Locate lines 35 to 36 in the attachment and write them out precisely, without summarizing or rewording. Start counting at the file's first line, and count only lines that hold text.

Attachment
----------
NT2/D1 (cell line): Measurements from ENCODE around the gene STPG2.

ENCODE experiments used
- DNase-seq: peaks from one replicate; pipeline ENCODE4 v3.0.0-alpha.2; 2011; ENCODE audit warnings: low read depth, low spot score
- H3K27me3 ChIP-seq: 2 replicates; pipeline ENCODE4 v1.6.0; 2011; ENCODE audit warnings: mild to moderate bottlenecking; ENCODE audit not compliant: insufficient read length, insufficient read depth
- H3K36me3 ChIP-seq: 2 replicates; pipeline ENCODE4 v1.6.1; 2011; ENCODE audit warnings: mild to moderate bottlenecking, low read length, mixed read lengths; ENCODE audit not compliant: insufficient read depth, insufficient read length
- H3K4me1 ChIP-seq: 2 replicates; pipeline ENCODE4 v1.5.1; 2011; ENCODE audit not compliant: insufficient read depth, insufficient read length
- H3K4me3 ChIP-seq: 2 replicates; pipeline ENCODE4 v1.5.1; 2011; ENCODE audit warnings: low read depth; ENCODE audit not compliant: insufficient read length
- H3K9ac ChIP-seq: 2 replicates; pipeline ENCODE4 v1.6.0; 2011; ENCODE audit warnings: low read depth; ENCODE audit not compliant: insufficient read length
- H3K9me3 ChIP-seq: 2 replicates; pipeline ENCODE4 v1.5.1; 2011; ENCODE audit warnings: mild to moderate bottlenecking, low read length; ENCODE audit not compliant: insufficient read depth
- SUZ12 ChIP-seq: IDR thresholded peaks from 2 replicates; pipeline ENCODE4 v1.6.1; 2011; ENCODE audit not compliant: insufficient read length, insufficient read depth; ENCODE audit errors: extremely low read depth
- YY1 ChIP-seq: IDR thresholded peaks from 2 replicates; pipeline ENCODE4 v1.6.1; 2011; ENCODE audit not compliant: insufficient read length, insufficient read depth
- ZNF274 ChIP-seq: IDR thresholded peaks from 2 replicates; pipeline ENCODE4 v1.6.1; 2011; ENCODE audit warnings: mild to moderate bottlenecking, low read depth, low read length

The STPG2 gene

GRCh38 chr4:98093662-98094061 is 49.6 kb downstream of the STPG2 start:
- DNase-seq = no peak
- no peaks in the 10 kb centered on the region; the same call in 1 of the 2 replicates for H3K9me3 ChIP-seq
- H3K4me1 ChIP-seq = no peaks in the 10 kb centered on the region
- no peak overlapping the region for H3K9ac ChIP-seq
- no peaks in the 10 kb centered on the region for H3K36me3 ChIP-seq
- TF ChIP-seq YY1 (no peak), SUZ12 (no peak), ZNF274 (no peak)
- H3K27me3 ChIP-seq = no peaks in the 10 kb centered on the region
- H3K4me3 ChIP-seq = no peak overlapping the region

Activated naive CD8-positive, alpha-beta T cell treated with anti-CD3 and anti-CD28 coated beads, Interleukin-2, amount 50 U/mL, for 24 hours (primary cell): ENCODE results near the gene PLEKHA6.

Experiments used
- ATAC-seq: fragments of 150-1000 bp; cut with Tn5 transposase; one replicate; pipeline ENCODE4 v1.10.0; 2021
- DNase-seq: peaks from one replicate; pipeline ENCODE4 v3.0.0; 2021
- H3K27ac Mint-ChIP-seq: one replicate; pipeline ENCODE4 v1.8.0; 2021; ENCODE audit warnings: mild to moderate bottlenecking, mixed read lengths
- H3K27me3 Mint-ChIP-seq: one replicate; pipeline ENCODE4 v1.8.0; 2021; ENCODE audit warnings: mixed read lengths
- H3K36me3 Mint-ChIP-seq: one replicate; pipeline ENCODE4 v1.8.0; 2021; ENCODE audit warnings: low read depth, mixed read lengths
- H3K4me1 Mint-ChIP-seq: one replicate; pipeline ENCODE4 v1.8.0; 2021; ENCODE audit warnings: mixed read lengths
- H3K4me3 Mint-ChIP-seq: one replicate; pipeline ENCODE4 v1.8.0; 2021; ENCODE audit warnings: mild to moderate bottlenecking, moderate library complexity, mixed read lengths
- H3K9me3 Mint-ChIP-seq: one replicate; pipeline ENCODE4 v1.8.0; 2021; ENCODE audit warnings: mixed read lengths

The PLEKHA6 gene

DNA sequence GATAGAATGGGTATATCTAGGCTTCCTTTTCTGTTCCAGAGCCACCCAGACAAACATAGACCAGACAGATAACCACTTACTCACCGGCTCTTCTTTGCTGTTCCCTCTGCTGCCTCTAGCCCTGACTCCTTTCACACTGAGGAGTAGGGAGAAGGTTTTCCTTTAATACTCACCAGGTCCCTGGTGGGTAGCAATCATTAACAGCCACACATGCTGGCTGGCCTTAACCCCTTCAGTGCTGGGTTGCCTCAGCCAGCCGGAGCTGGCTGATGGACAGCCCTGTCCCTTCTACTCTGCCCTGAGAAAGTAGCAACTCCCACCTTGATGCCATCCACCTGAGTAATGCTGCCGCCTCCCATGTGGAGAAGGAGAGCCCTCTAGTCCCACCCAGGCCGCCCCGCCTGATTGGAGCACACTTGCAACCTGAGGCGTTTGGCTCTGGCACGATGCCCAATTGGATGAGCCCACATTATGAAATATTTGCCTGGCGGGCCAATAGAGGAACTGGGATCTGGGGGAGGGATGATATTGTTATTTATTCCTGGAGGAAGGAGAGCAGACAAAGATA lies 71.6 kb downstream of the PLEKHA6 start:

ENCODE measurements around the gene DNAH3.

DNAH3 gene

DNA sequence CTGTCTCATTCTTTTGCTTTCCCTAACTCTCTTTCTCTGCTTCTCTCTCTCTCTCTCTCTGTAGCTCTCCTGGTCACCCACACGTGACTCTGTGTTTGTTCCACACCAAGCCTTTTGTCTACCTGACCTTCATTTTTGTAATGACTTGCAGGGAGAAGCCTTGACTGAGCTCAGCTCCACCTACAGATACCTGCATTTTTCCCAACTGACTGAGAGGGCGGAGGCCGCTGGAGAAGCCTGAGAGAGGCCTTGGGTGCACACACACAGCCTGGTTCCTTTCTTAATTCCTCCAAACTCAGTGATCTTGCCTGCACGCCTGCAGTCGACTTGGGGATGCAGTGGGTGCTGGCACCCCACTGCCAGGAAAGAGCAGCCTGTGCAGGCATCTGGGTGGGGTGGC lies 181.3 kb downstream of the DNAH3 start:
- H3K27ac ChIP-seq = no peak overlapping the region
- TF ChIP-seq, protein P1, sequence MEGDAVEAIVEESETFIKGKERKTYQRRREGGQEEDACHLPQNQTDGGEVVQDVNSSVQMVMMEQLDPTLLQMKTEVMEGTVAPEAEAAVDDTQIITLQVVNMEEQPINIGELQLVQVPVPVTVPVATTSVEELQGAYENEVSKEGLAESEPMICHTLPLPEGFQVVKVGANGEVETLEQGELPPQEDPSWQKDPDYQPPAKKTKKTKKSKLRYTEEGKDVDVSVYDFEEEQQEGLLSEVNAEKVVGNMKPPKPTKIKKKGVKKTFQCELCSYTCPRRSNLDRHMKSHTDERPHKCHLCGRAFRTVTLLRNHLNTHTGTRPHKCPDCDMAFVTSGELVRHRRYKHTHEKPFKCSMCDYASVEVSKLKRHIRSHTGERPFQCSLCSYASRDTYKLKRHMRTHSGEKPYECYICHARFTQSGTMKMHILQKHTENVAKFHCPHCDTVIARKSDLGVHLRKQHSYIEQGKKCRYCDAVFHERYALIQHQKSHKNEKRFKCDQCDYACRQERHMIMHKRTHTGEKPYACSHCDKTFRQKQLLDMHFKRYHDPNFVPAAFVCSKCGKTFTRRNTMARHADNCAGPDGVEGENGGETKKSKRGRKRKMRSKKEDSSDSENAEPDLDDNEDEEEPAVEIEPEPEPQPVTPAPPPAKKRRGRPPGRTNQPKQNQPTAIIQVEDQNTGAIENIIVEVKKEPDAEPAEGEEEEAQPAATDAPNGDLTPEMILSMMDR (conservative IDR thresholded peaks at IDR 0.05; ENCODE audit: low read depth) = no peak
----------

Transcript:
ENCODE measurements around the gene DNAH3.

DNAH3 gene